Thomas P. "Tom" Brown, Jr. was one of the top amateur tennis players in the world in the 1940s and a consistent winner in veterans' and seniors' competitions. He was the son of Thomas P. Brown, a newspaper correspondent, later public relations director for a railroad, and Hilda Jane Fisher, who became a schoolteacher when Tom was a boy. Though born in Washington, D.C., Tom was considered a San Franciscan all his life, having been brought west by his parents (both native Californians) at the age of two.
Tom Brown, Jr. got his start playing tennis at San Francisco’s Golden Gate Park where on weekends his parents would play and Tom would tag along. He quickly became intrigued with the sport, was soon beating his parents and winning citywide children’s championships. Growing up, he was captain of the tennis teams at both Lowell High School and the University of California-Berkeley.
For one for whom tennis was never the main event in life, he had a successful record in the sport, before devoting himself to a law practice and raising a family. At his best he had wins over top players of his era. As Private First Class Tom Brown he won the October 1945 singles title of the prestigious Pacific Coast Championships, the second oldest tennis tournament in the U.S., now known as the SAP Open. Brown won it four times, twice in singles, twice in doubles. Then, fresh out of an Army uniform after WWII, he waltzed easily into the 1946 Wimbledon semi finals, in which he led that year's eventual champion, France's Yvon Petra, by two sets before losing. Brown had his revenge the following year when he unseated reigning champion Petra in straight sets to reach the 1947 Wimbledon singles semi-finals, in which he defeated Budge Patty (who would win the French and Wimbledon singles titles in 1950) in straight sets to reach the final. In the final he lost in straight sets to Jack Kramer.
In demand as a doubles partner amongst the world's best, both men and women, Brown, with Jack Kramer, won the 1946 Wimbledon doubles against Australia's Geoff Brown and Dinny Pails. Tom also won its mixed doubles, teamed with Louise Brough, against Dorothy (Dodo) Bundy and Geoff Brown. That same year, at the French, he played the mixed finals with "Dodo". And at the U.S. Nationals he reached the Men's Singles finals by eliminating Fred Kovaleski, Tom Falkenburg, Bitsy Grant, Herbie Flam, Frank Parker and Gardnar Mulloy, before finally being defeated by Kramer.
In 1947 at Wimbledon, he played the singles finals against Kramer, and at the French was in the Men's Doubles finals with Billy Sidwell of Australia.
In 1948 at Wimbledon, he teamed with Gardnar Mulloy, losing the men's finals to the Australian duo, John Bromwich and Frank Sedgman. Brown also took the U.S. mixed doubles title with his favorite partner, Louise Brough.
It would be 16 years before Tom gave Wimbledon another shot. In both 1964 and '65 he was put out in the second round of the men's singles; in '65 by John Newcombe who, several years later, would become a 3-time Wimbledon champion. He played Men's Doubles those years, also, with (respectively) Hugh Stewart and Gene Scott. Both were first round losses, the '64 event lost to Arthur Ashe and partner.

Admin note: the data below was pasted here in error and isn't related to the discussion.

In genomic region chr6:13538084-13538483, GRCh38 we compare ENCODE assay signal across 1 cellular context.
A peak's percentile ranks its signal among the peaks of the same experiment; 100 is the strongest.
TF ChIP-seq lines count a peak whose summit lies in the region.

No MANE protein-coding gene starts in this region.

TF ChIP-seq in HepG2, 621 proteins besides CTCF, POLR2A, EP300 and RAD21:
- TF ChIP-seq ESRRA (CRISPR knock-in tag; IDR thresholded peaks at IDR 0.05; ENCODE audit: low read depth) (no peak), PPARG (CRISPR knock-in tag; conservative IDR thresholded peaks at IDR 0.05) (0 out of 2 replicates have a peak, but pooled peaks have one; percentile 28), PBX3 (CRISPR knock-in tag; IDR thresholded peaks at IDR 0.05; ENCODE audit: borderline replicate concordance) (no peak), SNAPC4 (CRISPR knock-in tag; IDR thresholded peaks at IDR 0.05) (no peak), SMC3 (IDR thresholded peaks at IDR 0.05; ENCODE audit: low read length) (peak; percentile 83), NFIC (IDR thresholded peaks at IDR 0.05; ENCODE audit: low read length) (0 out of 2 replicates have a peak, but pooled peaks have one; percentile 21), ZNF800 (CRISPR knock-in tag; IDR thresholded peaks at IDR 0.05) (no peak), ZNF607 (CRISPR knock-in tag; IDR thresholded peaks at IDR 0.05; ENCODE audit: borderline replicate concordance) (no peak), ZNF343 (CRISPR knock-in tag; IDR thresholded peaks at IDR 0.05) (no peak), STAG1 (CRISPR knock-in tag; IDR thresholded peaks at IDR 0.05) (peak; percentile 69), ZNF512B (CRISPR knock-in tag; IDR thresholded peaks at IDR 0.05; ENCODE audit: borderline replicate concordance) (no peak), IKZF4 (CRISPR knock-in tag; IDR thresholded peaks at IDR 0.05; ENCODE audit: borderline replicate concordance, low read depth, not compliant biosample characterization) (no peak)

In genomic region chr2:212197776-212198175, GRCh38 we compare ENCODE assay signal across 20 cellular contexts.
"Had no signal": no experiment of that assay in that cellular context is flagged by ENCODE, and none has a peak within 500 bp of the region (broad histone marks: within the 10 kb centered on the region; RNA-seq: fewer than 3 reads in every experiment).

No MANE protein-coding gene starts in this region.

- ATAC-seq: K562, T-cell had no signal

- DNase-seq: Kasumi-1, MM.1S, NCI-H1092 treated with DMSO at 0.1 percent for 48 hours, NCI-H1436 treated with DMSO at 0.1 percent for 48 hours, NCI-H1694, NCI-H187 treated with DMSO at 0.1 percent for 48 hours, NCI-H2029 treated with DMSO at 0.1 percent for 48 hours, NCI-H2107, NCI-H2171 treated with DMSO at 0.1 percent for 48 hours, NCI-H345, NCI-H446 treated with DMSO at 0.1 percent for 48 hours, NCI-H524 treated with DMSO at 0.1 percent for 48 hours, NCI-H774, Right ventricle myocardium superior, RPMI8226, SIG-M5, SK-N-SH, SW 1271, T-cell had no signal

Kramer wrote in his 1979 autobiography "The Game, My 40 Years in Tennis", that Brown "was known as 'The Frisco Flailer' (we had nicknames like that in those days), and he was strong off the ground with an excellent running forehand, but he was always my pigeon." Kramer was the only player who "owned" Brown, beating him nine straight matches without the loss of a set. But every other top man Brown faced was unable to escape without a knock-down, drag-out dogfight no matter who won it.
Brown was also on three U.S. Davis Cup teams, and in 1950, against Australia, playing his second Challenge Round singles, he won the U.S.'s only point in five hard-fought sets, defeating Ken McGregor, who would become the 1951 Wimbledon singles finalist and the 1952 Australian singles champion.
Brown had a lifelong passion for travel, a wanderlust he said he acquired as a two-year-old when he and his mother took a train ride out west from Washington, D.C. to Merced, California to join his father. The family then settled in San Francisco. During his law-practice years, whenever he got the chance to travel to a tennis tournament he took it, and well into his 30s he was still beating the world’s top amateur competition. During and well beyond his active playing career, Brown was ranked in the U.S. top 10 eight times between 1946 and '58, reaching as high as No. 3 in 1946. He was ranked World No. 7 for 1946 by Pierre Gillou and for 1947 by both John Olliff and Harry Hopman.
At ages 47 and 48, Brown won the National Men's 45-and-over Hard Court singles. He also took the U.S.National Doubles 45-and-over three times, once with Art Larsen, twice with Tony Trabert. Upon retirement from his law practice, he fully embraced senior tennis, and at the age of 65 in 1987, won the USTA National Grand Slam in the 65-and-over singles, triumphing on hard, clay, grass and indoor surfaces, an almost unique accomplishment in the annals of U.S. veterans’ tennis. In 1988, the International Tennis Federation named him Outstanding Veterans Player in the world.
Brown won numerous national titles as a senior player; 24 singles and 11 doubles, pairing with Bobby Riggs 3 times, Fred Kovaleski 8 times. Brown’s last national title was in 1998. In 2007 he published his memoirs titled "As Tom Goes By".
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